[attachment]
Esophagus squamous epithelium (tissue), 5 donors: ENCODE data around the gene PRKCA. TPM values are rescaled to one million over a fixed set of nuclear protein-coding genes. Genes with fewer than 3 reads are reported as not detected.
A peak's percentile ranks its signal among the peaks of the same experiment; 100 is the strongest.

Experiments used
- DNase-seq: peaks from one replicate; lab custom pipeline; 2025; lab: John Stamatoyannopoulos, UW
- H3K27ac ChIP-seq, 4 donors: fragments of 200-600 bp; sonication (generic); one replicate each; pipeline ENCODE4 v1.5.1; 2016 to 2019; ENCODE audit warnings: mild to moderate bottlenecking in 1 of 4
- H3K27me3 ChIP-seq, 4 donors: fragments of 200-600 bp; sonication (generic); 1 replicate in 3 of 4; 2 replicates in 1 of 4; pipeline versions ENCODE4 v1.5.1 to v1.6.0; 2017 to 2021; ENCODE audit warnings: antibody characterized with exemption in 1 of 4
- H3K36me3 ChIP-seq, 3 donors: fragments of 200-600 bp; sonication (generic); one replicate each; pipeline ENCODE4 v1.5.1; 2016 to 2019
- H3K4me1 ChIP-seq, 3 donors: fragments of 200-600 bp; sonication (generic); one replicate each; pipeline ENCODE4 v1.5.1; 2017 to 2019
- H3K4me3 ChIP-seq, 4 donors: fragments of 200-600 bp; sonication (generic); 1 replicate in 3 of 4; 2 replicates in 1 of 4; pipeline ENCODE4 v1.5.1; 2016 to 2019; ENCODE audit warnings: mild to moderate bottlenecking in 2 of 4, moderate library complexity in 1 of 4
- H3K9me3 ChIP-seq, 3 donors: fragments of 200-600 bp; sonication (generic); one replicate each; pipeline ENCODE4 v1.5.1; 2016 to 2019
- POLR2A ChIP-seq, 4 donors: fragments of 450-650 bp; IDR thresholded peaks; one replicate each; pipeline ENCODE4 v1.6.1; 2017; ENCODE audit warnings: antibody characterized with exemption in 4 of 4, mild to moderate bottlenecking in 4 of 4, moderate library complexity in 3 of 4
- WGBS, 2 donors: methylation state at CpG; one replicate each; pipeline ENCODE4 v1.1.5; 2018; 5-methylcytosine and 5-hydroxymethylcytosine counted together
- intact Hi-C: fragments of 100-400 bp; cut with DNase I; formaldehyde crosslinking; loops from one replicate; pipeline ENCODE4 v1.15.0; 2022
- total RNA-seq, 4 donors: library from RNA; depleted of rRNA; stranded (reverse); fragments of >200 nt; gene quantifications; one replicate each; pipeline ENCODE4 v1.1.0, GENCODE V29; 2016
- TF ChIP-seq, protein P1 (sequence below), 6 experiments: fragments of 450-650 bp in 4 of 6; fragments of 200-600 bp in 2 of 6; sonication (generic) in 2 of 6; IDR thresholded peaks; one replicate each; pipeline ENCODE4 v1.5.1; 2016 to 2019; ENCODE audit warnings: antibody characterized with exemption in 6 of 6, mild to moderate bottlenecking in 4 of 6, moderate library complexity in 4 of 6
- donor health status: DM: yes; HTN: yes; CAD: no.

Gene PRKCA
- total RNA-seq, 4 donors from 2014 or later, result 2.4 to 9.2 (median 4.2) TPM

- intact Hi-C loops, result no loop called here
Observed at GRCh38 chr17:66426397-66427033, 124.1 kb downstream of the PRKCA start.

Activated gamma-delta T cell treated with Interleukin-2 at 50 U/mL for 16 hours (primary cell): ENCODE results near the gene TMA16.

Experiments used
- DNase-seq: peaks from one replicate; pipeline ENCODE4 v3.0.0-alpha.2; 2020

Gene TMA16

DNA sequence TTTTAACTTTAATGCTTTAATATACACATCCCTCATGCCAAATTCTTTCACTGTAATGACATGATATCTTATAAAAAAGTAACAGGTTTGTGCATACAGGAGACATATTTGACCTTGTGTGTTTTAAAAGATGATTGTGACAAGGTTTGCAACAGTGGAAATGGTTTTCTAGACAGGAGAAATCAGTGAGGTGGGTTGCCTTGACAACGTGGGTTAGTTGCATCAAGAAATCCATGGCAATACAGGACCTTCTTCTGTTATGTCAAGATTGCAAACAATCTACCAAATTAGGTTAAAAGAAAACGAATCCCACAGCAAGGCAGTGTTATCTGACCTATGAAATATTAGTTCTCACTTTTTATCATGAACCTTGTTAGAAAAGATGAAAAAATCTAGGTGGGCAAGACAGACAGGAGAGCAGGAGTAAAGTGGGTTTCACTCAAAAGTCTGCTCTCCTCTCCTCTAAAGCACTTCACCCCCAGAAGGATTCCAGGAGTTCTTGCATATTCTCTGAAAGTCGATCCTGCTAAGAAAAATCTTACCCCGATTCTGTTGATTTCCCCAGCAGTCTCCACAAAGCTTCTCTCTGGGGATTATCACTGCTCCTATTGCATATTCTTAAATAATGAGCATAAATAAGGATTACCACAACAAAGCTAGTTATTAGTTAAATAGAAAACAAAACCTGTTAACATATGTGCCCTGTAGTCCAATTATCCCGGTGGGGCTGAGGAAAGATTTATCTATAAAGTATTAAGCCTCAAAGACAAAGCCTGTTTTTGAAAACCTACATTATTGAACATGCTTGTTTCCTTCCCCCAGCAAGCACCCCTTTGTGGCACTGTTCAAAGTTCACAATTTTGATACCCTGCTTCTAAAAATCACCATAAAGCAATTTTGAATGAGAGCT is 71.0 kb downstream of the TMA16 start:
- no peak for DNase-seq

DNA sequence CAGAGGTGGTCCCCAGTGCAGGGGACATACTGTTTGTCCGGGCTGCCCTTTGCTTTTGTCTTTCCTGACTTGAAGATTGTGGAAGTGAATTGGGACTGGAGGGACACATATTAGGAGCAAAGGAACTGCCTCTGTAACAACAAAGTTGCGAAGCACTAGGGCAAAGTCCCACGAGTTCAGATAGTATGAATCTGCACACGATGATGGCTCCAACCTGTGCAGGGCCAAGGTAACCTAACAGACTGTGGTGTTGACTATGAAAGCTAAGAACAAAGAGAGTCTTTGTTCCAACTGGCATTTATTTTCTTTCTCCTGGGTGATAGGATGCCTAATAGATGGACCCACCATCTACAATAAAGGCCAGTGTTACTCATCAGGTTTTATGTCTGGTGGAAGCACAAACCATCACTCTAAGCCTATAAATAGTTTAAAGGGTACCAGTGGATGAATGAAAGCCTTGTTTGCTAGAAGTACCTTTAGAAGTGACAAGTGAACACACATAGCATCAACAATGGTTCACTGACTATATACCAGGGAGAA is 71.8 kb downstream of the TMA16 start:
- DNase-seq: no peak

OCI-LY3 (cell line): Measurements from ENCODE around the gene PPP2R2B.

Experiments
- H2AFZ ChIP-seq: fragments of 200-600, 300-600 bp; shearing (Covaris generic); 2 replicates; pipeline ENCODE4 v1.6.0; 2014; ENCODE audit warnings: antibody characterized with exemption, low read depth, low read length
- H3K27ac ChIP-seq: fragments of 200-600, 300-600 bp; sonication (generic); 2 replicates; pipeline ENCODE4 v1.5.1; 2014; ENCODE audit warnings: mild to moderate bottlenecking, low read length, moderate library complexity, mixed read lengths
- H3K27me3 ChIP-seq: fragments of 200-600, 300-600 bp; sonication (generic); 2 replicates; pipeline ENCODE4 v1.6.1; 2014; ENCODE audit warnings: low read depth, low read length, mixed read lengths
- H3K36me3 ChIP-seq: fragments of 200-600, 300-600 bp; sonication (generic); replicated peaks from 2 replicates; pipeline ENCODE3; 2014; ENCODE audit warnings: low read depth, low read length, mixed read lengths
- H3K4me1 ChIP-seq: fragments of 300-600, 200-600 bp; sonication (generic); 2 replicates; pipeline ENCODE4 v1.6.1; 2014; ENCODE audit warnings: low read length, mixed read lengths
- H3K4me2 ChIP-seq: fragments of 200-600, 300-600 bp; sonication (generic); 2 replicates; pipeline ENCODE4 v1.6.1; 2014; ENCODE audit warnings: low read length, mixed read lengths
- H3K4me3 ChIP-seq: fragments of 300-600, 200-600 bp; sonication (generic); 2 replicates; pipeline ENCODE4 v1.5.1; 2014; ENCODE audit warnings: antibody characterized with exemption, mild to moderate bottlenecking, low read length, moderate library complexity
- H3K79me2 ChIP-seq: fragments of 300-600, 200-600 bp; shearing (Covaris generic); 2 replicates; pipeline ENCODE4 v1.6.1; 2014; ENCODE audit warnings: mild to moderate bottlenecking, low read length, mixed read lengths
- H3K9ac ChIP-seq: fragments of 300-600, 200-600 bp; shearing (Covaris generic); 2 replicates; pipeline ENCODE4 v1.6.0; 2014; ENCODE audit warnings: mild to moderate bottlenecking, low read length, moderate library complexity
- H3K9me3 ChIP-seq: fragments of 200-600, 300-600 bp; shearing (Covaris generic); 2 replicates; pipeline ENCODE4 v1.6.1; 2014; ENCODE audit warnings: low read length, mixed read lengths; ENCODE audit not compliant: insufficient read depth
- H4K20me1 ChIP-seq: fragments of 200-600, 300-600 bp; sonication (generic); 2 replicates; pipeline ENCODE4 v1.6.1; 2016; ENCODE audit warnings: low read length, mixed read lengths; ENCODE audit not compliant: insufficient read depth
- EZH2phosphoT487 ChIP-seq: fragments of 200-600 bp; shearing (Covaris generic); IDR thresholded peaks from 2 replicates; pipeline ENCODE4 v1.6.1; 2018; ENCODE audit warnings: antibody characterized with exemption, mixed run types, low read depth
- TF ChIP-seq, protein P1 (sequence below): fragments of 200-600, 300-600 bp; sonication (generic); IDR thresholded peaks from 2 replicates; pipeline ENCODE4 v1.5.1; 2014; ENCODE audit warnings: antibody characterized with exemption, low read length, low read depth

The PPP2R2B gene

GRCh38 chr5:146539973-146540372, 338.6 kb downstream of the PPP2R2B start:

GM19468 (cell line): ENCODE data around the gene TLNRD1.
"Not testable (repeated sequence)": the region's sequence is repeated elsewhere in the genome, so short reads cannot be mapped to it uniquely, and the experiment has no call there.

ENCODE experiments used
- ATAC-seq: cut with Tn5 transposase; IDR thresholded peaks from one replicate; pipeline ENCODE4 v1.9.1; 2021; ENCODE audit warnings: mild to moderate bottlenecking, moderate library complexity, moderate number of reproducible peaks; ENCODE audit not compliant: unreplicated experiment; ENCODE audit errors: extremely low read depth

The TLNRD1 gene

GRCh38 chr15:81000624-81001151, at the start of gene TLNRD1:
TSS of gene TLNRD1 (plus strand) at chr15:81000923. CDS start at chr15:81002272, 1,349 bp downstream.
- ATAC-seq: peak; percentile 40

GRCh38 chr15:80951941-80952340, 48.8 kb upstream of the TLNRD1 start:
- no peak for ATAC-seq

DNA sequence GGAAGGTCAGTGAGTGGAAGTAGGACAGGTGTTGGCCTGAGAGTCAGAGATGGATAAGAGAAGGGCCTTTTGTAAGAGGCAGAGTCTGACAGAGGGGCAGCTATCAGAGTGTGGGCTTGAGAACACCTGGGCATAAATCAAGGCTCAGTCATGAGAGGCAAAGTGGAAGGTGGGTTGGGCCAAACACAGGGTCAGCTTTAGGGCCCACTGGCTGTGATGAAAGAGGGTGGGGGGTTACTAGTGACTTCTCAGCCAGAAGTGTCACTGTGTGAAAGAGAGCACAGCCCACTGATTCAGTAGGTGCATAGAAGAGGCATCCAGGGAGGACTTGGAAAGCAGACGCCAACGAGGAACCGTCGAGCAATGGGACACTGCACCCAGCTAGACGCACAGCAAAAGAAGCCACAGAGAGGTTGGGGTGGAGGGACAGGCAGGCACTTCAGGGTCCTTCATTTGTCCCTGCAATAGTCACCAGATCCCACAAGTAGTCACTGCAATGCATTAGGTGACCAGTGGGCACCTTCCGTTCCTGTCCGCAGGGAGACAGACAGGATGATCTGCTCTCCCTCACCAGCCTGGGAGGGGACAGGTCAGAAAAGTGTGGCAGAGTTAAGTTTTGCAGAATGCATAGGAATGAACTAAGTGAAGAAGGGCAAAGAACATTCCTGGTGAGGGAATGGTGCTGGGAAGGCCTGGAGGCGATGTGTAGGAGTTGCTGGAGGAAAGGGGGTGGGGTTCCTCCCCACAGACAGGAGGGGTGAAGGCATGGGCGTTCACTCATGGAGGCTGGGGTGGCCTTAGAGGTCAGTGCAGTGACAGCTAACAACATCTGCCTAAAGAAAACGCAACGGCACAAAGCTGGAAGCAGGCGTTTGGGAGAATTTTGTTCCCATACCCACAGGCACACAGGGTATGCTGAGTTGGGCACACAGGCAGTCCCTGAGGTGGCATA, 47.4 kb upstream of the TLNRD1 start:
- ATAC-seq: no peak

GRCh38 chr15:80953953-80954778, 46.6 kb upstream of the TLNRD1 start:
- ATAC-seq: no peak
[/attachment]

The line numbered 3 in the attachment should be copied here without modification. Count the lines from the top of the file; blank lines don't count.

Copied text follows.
Experiments used